Since the 2020 election inauguration day, on the 20th of January, media sponsors have limited the discussion of vote fraud by media pundits. No one is allowed to raise that topic in radio or on tv. A multitude of public concerns have come up. The public now doubts the fairness of our electoral process. Many Americans have become concerned about electronic voting fraud and that concern is also my greatest one. But there were many other forms of fraud from ballot stuffing to backdating ballots to fake ballots being printed without being processed through a real voter and cast in the 2020 election. Many witnesses gave afidavit testimony. Crimes appear to have happened and none were prosecuted.
Unfortunately, America’s voting concerns haven’t been addressed by the American justice department. Despite massive evidence, no one has been arrested. I visited some of my neighbors this week. Some of them are so worried that they are not able to sleep. They think that our government is full of cheats and liars. Are they right? And how will their concerns be addressed? Will electronic voting be fixed?
At the beginning of the IT revolution, people were hoping that society would benefit from the new technologies. We weren’t expecting social media to be weaponized as a technique of mass behavioral modification that creates polarizing viewpoints and discord. At this point, none of us should trust social media or the information revolution to be benign. Some of our experience shows us that it can be really harmful and destructive of social neighborliness. Social media and broadcast media are failing to serve us as resources that help our society come to agreement about what might be best for us. Instead they make us freak out, and fear our neighbors.
This is infowarfare. Who is behind it? To be sure, we can name corporate sponsors in broadcast media that are squelching discussions about voter fraud. We know that portions of our government ignored voter fraud and appear to have accepted it or denied that it happened. Broadcast media reports about government in the new Biden Administration are actively threatening people who raise concerns with cancel culture plans against ordinary people asking reasonable questions. And of course, there’s social media companies that have been actively censoring discourse on their platforms.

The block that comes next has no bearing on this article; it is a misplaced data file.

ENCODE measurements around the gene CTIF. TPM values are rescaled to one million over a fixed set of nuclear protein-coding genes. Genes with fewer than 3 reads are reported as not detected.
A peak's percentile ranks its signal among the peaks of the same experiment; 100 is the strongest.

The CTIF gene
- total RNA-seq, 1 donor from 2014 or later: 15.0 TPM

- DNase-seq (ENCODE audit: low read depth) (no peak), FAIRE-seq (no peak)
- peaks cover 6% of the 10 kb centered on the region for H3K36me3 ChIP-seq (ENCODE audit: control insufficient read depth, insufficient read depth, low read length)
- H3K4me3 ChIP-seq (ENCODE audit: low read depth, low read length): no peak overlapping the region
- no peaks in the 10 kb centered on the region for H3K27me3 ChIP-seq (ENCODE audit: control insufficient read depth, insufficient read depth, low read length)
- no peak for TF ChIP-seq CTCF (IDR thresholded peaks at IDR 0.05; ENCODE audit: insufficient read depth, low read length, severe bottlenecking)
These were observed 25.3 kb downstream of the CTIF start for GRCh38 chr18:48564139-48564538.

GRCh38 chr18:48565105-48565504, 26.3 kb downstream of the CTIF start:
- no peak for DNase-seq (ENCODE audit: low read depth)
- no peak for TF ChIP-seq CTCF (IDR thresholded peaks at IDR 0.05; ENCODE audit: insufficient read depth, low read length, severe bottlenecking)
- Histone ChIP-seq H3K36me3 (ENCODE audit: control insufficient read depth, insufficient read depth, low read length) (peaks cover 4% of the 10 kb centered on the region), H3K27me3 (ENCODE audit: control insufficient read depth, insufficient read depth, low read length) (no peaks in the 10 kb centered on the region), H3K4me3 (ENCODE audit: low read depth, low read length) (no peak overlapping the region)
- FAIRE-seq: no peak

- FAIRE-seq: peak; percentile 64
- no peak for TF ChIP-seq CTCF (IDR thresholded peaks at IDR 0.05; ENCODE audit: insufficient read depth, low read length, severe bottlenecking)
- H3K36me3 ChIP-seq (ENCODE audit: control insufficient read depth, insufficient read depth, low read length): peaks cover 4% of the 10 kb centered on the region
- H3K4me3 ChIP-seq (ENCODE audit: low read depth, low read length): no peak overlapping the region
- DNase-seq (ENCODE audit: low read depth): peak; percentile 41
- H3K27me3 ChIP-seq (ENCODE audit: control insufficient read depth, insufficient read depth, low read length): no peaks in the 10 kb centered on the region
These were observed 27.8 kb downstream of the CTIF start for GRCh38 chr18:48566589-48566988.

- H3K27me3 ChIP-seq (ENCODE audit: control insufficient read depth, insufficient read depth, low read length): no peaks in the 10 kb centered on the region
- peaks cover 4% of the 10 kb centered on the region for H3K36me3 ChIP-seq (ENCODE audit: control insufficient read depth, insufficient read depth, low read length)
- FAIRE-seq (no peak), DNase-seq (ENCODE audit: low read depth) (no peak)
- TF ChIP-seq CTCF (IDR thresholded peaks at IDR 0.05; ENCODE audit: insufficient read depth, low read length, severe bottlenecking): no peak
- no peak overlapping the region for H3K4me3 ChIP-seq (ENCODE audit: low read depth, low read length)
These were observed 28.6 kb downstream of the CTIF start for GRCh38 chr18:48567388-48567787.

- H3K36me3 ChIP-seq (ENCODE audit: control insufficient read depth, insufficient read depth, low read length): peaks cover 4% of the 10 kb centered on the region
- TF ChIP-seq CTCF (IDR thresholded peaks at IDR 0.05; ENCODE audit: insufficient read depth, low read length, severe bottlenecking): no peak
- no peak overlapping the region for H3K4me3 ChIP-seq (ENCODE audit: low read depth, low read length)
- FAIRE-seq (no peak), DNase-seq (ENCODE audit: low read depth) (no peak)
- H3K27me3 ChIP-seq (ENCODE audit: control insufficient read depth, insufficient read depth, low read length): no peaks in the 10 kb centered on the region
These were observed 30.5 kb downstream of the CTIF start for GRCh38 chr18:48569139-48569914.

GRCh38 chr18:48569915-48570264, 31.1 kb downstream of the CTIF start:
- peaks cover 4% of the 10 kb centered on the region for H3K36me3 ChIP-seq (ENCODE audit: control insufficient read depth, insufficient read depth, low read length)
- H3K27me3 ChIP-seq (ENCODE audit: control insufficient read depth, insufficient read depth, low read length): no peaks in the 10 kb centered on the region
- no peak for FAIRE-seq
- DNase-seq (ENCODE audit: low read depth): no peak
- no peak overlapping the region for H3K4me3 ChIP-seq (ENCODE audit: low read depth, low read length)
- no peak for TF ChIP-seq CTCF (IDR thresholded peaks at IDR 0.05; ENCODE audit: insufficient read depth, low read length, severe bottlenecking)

All of these groups appear to prefer globalization to Make-America-Great strategies that many advocated for America because so many everyday Americans outside of the political and IT groups have experienced economic decline under globalization, financialization and neoliberalism. Are globalizers also plotting against nation states? Nation states are the only political entities in the world that protect natural rights. They are the world’s most stable strategy for peace since the Peace of Westphalia established nation states in 1648. Nation states help to prevent religious wars like the Thirty Years War. Nation states also invented diplomacy based on Italian City State strategies which has reduced the frequency of wars. Global institutions don’t do that.
Who else is networked with the globalist corporations, governments and social media companies? How many foreign powers have influenced our 2020 election? There appears to be a coordinated network attempting to block discourse and vote fraud resolution. How can we get around this blockade?